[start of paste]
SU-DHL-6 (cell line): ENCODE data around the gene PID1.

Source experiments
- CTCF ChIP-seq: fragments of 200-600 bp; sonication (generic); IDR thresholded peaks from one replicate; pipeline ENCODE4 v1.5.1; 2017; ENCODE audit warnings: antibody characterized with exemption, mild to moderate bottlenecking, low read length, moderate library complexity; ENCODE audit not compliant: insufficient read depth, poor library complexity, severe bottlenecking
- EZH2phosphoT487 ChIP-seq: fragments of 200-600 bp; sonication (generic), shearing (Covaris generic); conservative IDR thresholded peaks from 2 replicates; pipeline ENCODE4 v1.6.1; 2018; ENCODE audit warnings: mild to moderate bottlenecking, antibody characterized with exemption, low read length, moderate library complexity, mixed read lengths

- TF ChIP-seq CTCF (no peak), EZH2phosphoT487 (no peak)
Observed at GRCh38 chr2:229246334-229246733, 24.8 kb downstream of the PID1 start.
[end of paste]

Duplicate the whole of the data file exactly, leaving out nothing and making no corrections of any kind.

SU-DHL-6 (cell line): ENCODE data around the gene PID1.

Source experiments
- CTCF ChIP-seq: fragments of 200-600 bp; sonication (generic); IDR thresholded peaks from one replicate; pipeline ENCODE4 v1.5.1; 2017; ENCODE audit warnings: antibody characterized with exemption, mild to moderate bottlenecking, low read length, moderate library complexity; ENCODE audit not compliant: insufficient read depth, poor library complexity, severe bottlenecking
- EZH2phosphoT487 ChIP-seq: fragments of 200-600 bp; sonication (generic), shearing (Covaris generic); conservative IDR thresholded peaks from 2 replicates; pipeline ENCODE4 v1.6.1; 2018; ENCODE audit warnings: mild to moderate bottlenecking, antibody characterized with exemption, low read length, moderate library complexity, mixed read lengths

- TF ChIP-seq CTCF (no peak), EZH2phosphoT487 (no peak)
Observed at GRCh38 chr2:229246334-229246733, 24.8 kb downstream of the PID1 start.